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I have to compress an image using SVD. I did a few things, but all of them produced a black & white image. However, the output must be RGB. How can I compress an image without changing its original format?

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    $\begingroup$ What sort of "few things" you did so far? $\endgroup$ – jojek Oct 15 '14 at 8:38
  • $\begingroup$ I assume that he has used SVD in a PCA fashion and RGB values as the features, applied a standard dimensionality reduction and obtained features in the reduced space (possibly a gray scale one - following a normalization step). $\endgroup$ – Tolga Birdal Oct 15 '14 at 8:48
  • $\begingroup$ what do you mean by depends on image dimensions too much? Suppose m x n(the total number of pixels) is fixed, and also number of singular values are fixed. What dimensions should your image have to save the most space from compression? $\endgroup$ – Simpleprint Nov 20 '16 at 14:11
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The typical thing to do is the low-rank approximation on separate channels. Assume that $C$ is a channel of the RGB image $I$:

rank = 10;
[U,S,V] = svd(C);
L = U(:,1:rank) * S(1:rank, 1:rank) * V(:, 1:rank)';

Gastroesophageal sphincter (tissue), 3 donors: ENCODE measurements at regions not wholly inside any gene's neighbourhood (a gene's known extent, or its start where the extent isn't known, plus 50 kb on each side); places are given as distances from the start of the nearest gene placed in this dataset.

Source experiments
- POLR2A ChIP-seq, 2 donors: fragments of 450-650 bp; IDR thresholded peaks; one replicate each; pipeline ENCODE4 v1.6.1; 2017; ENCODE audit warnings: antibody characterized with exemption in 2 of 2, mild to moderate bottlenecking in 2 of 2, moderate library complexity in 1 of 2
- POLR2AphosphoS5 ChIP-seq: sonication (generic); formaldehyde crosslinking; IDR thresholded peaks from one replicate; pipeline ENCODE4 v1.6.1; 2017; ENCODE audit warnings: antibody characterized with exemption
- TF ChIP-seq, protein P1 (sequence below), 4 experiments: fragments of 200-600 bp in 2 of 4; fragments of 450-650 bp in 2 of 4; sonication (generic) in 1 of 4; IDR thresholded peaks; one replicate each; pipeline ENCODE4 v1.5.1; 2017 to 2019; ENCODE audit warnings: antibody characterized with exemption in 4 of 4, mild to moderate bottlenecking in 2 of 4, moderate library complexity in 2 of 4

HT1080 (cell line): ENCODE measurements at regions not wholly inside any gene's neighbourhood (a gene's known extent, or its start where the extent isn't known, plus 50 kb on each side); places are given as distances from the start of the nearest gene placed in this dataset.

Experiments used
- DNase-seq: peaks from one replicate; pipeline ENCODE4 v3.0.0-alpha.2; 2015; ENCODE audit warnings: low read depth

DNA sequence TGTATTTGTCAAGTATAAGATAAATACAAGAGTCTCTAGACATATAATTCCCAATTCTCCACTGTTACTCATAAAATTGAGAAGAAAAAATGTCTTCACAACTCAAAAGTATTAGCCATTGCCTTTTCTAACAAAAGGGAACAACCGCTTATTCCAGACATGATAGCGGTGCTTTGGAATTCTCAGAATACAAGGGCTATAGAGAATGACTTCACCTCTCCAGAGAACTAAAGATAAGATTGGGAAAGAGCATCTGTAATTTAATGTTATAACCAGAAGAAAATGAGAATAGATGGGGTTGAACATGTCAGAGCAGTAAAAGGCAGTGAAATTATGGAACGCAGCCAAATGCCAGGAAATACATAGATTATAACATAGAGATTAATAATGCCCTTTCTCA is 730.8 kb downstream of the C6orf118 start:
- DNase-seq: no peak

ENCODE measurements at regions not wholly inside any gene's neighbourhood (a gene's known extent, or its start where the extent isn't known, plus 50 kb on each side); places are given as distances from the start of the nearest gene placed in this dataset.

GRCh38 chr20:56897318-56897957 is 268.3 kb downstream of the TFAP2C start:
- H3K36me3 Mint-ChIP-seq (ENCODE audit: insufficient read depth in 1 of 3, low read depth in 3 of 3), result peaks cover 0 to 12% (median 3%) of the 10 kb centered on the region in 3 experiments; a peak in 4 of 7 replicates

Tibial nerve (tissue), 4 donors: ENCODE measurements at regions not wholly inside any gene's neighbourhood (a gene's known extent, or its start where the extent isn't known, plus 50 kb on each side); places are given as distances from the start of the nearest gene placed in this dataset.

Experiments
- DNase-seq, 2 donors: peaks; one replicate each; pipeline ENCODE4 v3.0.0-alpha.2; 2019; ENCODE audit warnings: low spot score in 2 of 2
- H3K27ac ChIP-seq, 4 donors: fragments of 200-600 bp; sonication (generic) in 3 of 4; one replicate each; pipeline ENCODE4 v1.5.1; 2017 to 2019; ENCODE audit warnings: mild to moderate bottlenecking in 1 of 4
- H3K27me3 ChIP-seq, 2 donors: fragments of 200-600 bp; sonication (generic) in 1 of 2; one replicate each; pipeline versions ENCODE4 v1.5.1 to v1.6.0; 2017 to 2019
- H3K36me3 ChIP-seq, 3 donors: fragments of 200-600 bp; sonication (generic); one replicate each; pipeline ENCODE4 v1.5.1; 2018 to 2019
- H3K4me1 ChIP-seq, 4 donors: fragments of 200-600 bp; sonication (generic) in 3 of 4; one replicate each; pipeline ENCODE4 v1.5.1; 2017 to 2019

Now, L should be the compressed image. If you do this operation and compose the channels back, you should get a compressed RGB image.

However, such a method in my opinion is only good for mathematical understanding. It is not very practical due to the fact that it depends on image dimensions too much and cannot generate high SNR results. Or better stated, as you decrease rank, you drastically reduce the quality of the reconstruction. For this reason, one has to retain around ~50-100 components. Better methods doing this blockwise, or formulating the compression as an energy functional exist. Image denoising is a huge area of its own.

You might want to check some results with varying rank in this presentation.


Also, a similar question has already been asked; please follow the Stack Exchange discussion here.

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